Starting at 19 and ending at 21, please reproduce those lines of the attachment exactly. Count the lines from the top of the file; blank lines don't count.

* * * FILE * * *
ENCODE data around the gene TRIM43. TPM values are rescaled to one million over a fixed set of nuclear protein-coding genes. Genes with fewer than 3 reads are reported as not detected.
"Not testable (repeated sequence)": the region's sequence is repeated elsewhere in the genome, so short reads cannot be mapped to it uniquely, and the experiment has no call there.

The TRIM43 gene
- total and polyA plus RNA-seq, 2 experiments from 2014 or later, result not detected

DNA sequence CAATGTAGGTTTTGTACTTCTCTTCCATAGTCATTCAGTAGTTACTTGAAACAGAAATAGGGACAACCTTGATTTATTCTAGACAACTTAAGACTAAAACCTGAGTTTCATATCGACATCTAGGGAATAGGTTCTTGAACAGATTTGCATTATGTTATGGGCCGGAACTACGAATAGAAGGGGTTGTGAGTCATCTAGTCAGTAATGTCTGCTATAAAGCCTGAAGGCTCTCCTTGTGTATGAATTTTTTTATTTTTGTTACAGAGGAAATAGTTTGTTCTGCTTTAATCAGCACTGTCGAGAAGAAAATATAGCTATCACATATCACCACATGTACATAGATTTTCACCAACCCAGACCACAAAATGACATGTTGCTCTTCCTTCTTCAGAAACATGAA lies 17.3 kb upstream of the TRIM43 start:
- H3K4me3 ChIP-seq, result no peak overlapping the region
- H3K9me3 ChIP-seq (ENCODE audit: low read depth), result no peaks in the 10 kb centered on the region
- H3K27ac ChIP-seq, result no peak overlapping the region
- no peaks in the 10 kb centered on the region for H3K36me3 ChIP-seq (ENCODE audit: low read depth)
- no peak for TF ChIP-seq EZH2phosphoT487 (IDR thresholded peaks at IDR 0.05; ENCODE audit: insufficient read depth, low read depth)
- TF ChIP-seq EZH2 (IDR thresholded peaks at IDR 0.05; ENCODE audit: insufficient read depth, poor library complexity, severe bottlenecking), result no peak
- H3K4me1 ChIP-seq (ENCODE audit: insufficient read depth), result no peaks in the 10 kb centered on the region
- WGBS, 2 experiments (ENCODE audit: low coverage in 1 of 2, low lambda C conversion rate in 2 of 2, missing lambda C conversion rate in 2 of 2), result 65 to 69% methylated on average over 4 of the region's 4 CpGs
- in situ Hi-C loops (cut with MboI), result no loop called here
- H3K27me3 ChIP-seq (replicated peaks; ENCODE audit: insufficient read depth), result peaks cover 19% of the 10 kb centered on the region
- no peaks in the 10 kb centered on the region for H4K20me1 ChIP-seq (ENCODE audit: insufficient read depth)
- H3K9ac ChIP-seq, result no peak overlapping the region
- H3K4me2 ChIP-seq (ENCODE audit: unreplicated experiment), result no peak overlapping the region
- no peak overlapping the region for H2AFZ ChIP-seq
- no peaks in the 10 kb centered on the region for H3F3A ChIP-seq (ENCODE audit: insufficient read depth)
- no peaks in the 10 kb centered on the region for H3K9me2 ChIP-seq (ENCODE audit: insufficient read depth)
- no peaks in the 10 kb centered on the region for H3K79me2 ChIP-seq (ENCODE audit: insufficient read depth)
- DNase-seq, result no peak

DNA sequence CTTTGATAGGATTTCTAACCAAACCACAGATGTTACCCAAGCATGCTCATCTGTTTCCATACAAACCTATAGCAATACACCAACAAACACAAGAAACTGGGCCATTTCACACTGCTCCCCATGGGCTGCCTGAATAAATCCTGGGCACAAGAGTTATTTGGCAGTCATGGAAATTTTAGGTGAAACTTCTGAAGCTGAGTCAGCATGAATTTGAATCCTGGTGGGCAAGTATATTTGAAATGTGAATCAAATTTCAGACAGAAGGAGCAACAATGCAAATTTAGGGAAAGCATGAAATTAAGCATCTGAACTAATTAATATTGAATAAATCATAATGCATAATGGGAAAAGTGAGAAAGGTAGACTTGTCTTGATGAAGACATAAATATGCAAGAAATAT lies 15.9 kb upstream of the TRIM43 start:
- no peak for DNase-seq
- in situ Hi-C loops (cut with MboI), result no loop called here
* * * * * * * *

- no peak overlapping the region for H2AFZ ChIP-seq
- no peaks in the 10 kb centered on the region for H3F3A ChIP-seq (ENCODE audit: insufficient read depth)
- no peaks in the 10 kb centered on the region for H3K9me2 ChIP-seq (ENCODE audit: insufficient read depth)